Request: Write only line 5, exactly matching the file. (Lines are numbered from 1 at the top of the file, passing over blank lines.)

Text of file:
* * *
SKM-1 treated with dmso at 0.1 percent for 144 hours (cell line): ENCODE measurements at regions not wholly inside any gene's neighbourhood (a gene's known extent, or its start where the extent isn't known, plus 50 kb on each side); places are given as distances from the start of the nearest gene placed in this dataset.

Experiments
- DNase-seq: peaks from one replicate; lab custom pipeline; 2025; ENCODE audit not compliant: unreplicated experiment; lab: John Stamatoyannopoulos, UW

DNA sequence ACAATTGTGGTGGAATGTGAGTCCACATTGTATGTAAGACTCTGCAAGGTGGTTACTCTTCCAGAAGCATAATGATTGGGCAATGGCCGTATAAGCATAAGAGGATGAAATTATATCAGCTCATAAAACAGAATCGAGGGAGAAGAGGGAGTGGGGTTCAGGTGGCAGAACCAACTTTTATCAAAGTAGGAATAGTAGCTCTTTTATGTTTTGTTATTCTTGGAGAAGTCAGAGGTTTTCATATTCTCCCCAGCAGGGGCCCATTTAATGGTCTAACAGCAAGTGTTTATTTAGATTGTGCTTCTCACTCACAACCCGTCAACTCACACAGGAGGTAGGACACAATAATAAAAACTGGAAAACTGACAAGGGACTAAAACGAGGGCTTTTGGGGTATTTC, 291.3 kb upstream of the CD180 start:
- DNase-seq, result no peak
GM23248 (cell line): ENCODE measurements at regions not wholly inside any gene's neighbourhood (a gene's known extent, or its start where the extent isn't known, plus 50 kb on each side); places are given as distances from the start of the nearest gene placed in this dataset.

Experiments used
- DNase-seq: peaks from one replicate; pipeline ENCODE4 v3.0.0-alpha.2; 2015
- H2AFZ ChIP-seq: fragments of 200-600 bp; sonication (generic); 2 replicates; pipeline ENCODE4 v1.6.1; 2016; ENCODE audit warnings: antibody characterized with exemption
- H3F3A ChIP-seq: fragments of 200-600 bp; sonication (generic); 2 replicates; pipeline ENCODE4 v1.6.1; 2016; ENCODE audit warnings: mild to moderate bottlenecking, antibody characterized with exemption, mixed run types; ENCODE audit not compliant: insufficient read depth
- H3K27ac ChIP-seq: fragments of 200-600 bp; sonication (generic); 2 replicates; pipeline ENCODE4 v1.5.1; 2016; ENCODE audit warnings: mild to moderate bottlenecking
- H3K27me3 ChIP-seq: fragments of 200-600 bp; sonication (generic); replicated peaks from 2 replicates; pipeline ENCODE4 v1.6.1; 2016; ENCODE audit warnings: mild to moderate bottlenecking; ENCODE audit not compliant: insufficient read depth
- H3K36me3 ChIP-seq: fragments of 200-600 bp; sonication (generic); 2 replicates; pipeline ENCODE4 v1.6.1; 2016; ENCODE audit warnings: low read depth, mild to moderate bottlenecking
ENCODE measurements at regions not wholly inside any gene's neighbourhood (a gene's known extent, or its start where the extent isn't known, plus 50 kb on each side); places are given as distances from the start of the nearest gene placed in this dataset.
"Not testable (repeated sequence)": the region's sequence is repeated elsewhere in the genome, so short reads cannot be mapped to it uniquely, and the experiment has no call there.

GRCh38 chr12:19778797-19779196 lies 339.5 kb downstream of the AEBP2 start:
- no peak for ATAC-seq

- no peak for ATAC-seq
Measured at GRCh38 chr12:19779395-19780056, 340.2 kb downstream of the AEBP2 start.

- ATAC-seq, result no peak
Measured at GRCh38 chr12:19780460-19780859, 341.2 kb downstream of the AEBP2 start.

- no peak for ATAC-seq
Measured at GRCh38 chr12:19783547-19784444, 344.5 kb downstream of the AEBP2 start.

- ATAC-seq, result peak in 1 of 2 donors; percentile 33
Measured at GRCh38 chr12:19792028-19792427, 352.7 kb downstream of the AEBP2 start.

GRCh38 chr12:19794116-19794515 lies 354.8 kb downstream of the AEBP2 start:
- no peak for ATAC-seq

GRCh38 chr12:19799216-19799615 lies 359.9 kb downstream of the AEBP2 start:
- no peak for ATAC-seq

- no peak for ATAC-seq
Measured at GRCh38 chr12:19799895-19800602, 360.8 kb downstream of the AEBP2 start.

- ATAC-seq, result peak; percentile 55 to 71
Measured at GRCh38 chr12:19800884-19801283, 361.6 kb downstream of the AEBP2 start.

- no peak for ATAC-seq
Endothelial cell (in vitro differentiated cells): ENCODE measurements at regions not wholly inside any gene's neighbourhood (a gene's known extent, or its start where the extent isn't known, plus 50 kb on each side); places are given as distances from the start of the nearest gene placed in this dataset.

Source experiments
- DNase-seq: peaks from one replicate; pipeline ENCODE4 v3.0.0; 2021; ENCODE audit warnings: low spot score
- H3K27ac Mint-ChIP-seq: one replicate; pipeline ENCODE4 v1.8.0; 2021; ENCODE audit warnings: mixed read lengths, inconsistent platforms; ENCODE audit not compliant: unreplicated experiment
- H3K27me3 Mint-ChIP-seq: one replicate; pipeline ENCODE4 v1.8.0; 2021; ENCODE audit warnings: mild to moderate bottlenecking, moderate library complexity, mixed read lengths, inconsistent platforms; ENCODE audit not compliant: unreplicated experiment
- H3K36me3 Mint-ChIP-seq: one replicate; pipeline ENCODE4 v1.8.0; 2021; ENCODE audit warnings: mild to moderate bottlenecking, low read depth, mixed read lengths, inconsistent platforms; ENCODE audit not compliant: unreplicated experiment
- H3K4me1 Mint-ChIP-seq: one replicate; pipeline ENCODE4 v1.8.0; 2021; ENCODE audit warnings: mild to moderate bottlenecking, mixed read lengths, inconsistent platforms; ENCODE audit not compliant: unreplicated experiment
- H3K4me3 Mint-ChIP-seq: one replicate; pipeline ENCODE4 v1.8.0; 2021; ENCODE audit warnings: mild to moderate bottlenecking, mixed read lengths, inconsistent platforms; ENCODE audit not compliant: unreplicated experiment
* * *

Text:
- DNase-seq, result no peak